Calcium carbonate/vitamin D3/zinc sulphate Actions
Calcium carbonate is a basic inorganic salt that acts by neutralizing hydrochloric acid in gastric secretions. It also inhibits the action of pepsin by increasing the pH and via adsorption. Cytoprotective effects may occur through increases in bicarbonate ion (HCO3-) and prostaglandins. Neutralization of hydrochloric acid results in the formation of calcium chloride, carbon dioxide and water. Approximately 90% of calcium chloride is converted to insoluble calcium salts (e.g. calcium carbonate and calcium phosphate).
Take Calcium carbonate exactly as directed by your doctor or follow the directions on the package. If you do not understand these directions, ask your pharmacist, nurse, or doctor to explain them to you.
Swallow the calcium carbonate tablets and capsules with a full glass of water.
Chew the chewable forms of calcium carbonate completely before swallowing.
Use the calcium carbonate powder as directed. Allow the powder to dissolve completely, then consume the mixture.
Shake the calcium carbonate suspension well before measuring a dose. To ensure that you get the correct dose, use a dose-measuring spoon or cup, not a regular table spoon to measure the liquid. If you do not have a dose-measuring device, ask your pharmacist where you can get one.
Take calcium with meals to increase its absorption by the body, unless otherwise directed by your doctor.
Store Calcium carbonate at room temperature away from moisture and heat.
Capsules may be swallowed whole or opened and the contents mixed with food or drink.
Gastric-peptic disease occurs as a result of an imbalance between protective factors, such as mucus, bicarbonate, and prostaglandin secretion, and aggressive factors, such as hydrochloric acid, pepsin, and Helicobacter pylori (H. pylori). Antacids work by restoring acid-base balance, attenuating the pepsin activity and increasing bicarbonate and prostaglandin secretion. The acid-neutralizing capacity of calcium carbonate is 58 mEq/15 ml. When used as a nutritional supplement, calcium carbonate acts by directly increasing calcium stores within the body.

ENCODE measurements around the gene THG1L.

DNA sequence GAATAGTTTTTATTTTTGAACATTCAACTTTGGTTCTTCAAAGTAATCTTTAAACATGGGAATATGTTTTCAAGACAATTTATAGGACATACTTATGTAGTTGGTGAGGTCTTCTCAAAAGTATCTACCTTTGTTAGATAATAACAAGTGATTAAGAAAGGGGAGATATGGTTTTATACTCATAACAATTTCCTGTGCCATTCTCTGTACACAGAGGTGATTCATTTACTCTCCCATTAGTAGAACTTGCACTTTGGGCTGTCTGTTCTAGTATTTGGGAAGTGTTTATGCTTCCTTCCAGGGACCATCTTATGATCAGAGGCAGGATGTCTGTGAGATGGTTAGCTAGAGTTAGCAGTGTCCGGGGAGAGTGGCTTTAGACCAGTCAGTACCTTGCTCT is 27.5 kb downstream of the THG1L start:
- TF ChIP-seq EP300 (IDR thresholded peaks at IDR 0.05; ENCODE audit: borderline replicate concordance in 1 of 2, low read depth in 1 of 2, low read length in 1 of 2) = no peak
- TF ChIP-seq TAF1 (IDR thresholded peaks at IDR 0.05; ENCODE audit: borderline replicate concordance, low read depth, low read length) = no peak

Vitamin D3 increases the absorption of calcium and phosphorous that are vital in forming and maintaining strong bones. It is also required in regulating cell growth and maintaining a healthy immune system.
Follow all directions on your prescription label. Your doctor may occasionally change your dose to make sure you get the best results. Do not take this medicine in larger or smaller amounts or for longer than recommended.
Measure liquid medicine with the dosing syringe provided, or with a special dose-measuring spoon or medicine cup. If you do not have a dose-measuring device, ask your pharmacist for one.
The chewable tablet must be chewed before you swallow it.
The cholecalciferol wafer is usually taken only once per week or once per month. Follow your doctor's dosing instructions very carefully. The wafer must be chewed before you swallow it.
Cholecalciferol is only part of a complete program of treatment that may also include a special diet. It is very important to follow the diet plan created for you by your doctor or nutrition counselor. You should become very familiar with the list of foods you must eat or avoid to help control your condition.
Store at room temperature away from moisture, light, and heat.
The first step involved in the activation of vitamin D3 is a 25-hydroxylation which is catalysed by the 25-hydroxylase in the liver and then by other enzymes. The mitochondrial sterol 27-hydroxylase catalyses the first reaction in the oxidation of the side chain of sterol intermediates. The active form of vitamin D3 (calcitriol) binds to intracellular receptors that then function as transcription factors to modulate gene expression. Like the receptors for other steroid hormones and thyroid hormones, the vitamin D receptor has hormone-binding and DNA-binding domains. The vitamin D receptor forms a complex with another intracellular receptor, the retinoid-X receptor, and that heterodimer is what binds to DNA. In most cases studied, the effect is to activate transcription, but situations are also known in which vitamin D suppresses transcription. Calcitriol increases the serum calcium concentrations by: increasing GI absorption of phosphorus and calcium, increasing osteoclastic resorption, and increasing distal renal tubular reabsorption of calcium. Calcitriol appears to promote intestinal absorption of calcium through binding to the vitamin D receptor in the mucosal cytoplasm of the intestine. Subsequently, calcium is absorbed through formation of a calcium-binding protein.